September 23, 2005

Hispanic Caucus surveys corporate hiring prejudice

By David Kassabian
Scripps Howard Foundation Wire

WASHINGTON – Lawmakers surveying the hiring gap between Hispanics and whites in big business say early returns show signs of promise, amid criticism by groups that racial equity for corporate executives hasn’t improved in decades.

The Congressional Hispanic Caucus sent the voluntary survey to Fortune 100 companies in August. It is intended to measure if Hispanics are adequately represented in corporate leadership, said Rep. Joe Baca, D-Calif., who is also a vice chair of the caucus.

“Part of our responsibility is to look at corporate America and make sure its faces look more like America’s,” Baca said Wednesday. “All we’re saying is we want a fair and level playing field.”

With half the returns in from the survey and a month to go before the reporting deadline, some positive results are already showing up, Baca said. About two-thirds of the companies have at least one Hispanic on their corporate board and half have at least one Hispanic among their top executives.

Hispanics made up 14 percent of the U.S. population in 2004, and have an estimated $1 trillion in consumer purchasing power, Baca said.

Despite having a growing economic presence, upper-level Hispanic executives and board members are still scarce. Hispanics make up nearly 11 percent of the U.S. private sector workforce, but less than 5 percent of officials and managers are Hispanic, according to a study last year by the Hispanic Association on Corporate Responsibility.

Not only does a clear hiring gap exist, but assessing the extent of the problem and prescribing solutions further complicate making corner offices and boardrooms more diverse, some business leaders and others counter.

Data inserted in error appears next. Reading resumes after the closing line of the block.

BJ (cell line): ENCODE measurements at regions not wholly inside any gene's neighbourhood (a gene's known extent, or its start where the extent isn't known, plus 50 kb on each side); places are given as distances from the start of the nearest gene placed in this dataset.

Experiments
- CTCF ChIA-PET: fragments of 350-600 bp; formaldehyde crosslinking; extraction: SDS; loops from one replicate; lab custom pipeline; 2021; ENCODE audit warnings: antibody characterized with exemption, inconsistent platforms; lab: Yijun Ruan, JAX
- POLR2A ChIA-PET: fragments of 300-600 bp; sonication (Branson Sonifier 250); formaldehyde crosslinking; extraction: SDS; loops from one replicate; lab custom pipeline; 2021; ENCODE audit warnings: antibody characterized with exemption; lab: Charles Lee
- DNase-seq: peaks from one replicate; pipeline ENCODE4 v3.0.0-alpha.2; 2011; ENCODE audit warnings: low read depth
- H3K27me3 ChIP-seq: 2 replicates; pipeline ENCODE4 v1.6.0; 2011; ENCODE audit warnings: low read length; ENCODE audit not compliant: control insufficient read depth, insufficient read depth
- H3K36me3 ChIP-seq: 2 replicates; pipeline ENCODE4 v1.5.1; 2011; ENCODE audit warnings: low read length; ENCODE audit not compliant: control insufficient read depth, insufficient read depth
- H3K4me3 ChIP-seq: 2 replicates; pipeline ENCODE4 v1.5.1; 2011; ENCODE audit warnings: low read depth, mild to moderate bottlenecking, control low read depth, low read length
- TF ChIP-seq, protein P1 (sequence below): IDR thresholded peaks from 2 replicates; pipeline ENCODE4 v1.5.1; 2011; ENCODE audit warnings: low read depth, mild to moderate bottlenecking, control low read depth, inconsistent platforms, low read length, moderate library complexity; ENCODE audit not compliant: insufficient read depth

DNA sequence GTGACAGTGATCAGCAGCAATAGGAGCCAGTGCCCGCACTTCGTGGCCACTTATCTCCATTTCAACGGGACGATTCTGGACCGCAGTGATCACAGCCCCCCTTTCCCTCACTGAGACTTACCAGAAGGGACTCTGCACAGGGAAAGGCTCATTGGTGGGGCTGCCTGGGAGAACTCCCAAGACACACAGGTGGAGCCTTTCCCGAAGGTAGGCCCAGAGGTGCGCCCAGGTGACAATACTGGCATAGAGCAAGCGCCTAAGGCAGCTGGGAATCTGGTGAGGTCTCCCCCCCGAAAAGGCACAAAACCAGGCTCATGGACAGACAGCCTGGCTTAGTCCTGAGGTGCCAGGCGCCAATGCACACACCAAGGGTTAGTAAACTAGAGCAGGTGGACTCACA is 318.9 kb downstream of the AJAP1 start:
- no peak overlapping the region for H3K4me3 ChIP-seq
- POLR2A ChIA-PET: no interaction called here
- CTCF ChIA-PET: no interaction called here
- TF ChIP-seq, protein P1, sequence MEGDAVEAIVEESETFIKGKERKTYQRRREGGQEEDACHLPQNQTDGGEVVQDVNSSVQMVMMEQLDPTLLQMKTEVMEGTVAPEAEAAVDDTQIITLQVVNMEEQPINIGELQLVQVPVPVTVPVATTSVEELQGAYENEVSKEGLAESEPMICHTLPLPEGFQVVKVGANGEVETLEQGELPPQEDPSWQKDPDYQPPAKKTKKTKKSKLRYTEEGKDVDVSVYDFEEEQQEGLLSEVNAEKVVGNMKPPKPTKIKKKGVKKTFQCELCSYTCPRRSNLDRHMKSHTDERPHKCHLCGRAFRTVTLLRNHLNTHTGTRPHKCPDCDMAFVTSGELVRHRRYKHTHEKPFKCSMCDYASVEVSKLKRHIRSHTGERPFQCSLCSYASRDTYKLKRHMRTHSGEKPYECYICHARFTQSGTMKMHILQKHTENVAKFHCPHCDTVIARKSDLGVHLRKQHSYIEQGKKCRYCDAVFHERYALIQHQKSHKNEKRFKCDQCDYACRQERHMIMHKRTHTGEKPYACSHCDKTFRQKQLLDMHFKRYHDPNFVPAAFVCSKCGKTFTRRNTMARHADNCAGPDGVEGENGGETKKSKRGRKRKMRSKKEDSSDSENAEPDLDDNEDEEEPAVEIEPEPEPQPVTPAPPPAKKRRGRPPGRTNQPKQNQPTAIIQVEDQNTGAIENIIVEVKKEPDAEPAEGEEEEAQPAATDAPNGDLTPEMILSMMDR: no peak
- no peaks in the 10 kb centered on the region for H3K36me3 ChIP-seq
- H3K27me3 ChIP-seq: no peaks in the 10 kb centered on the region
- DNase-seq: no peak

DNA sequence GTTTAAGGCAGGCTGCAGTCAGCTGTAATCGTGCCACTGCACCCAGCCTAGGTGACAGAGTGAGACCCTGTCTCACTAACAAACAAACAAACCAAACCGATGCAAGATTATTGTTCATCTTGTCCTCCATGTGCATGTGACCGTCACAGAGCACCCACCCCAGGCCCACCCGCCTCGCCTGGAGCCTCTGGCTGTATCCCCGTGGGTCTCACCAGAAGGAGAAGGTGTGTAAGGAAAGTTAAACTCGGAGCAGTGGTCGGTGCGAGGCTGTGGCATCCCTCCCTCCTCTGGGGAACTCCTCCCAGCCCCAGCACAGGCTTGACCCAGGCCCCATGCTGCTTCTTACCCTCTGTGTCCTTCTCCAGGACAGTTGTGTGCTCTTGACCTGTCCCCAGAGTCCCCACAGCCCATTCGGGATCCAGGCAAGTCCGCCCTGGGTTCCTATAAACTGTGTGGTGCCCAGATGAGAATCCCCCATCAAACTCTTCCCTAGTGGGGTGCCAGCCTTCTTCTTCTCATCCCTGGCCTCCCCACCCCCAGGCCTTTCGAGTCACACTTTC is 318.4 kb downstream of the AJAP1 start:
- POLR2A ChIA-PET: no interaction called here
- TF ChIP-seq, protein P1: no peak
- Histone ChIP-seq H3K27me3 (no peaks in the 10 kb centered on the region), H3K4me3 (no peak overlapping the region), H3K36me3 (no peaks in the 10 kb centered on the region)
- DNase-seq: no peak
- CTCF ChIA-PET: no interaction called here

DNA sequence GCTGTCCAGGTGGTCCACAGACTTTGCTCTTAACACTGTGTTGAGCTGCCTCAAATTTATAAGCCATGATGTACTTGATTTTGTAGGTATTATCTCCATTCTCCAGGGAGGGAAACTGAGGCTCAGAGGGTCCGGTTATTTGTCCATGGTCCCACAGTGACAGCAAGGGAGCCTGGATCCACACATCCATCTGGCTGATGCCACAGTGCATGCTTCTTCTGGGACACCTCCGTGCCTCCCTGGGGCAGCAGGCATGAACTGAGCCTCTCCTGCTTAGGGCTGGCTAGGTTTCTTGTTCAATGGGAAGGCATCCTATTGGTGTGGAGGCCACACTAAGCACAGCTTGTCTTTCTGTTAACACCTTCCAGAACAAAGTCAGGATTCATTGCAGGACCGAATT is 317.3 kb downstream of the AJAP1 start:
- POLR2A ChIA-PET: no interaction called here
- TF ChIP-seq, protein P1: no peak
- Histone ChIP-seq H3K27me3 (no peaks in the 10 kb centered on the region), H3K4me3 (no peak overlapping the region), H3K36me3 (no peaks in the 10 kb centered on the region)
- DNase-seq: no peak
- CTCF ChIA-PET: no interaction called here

“People being discriminated against need to know it,” said Cathy Areu, publisher of CATALINA Magazine, which portrays Hispanics in a positive light. “Most Hispanics don’t realize they’re being discriminated against in the workforce.”

Attempts to measure racial distribution at the office are often flawed due to companies being asked to self-report information without any fact-checking, Areu said. Many of the companies that are lauded for being minority-friendly are simply misrepresenting themselves, she added.

“The only third party that’s supposedly monitoring Fortune 100 companies are magazines getting paid by the very companies they’re auditing,” Areu said. “There are no real surveys – if you’re asking a husband if he beats his wife, he’s going to say no.”

Companies are beginning to see how having a more diverse leadership will allow them to tap into the considerable Hispanic buying power, but change is occurring slowly because it takes time to train top executives and minority groups have less access to higher education, said Steve Denson, director of diversity for the Cox School of Business at Southern Methodist University in Dallas.

And many companies still exhibit institutional racism, Denson added. “Some people talk a good game, and some people play a good game – sometimes people don’t realize when they’re being racist,” he said.

Eli Portnoy, chief executive officer of the New York-based Hispanic job-finder Web site agreed.

“Even those companies that are actively trying to reach the Hispanic demographic are doing an awful job at it,” Portnoy said. “Although I don’t think it’s the hiring process of the corporations.”

Cultural, linguistic and technological barriers are to blame for preventing Hispanics from advancing into senior positions, Portnoy added. Educating and mentoring new workers can help bridge these obstacles, he said.

For Areu, who is also president of National Association of Latino Leaders, many times the only thing Hispanics can do when they suspect they’re being passed over or paid disproportionately is to keep abreast of the issues and maintain a dialogue with state and national lawmakers.

The caucus survey will also look at the level of contracts corporations award to Hispanic businesses, and the philanthropic support that they provide to organizations serving the Hispanic community, Baca said.

When the survey is completed later this year, the caucus will identify unsatisfactory corporations and make recommendations to further combat any disparity, Baca added.

“We must hold America’s major corporations accountable, so we are going to name names,” Baca said. “We’ll give credit where it is due and provide constructive criticism to businesses that warrant it.”

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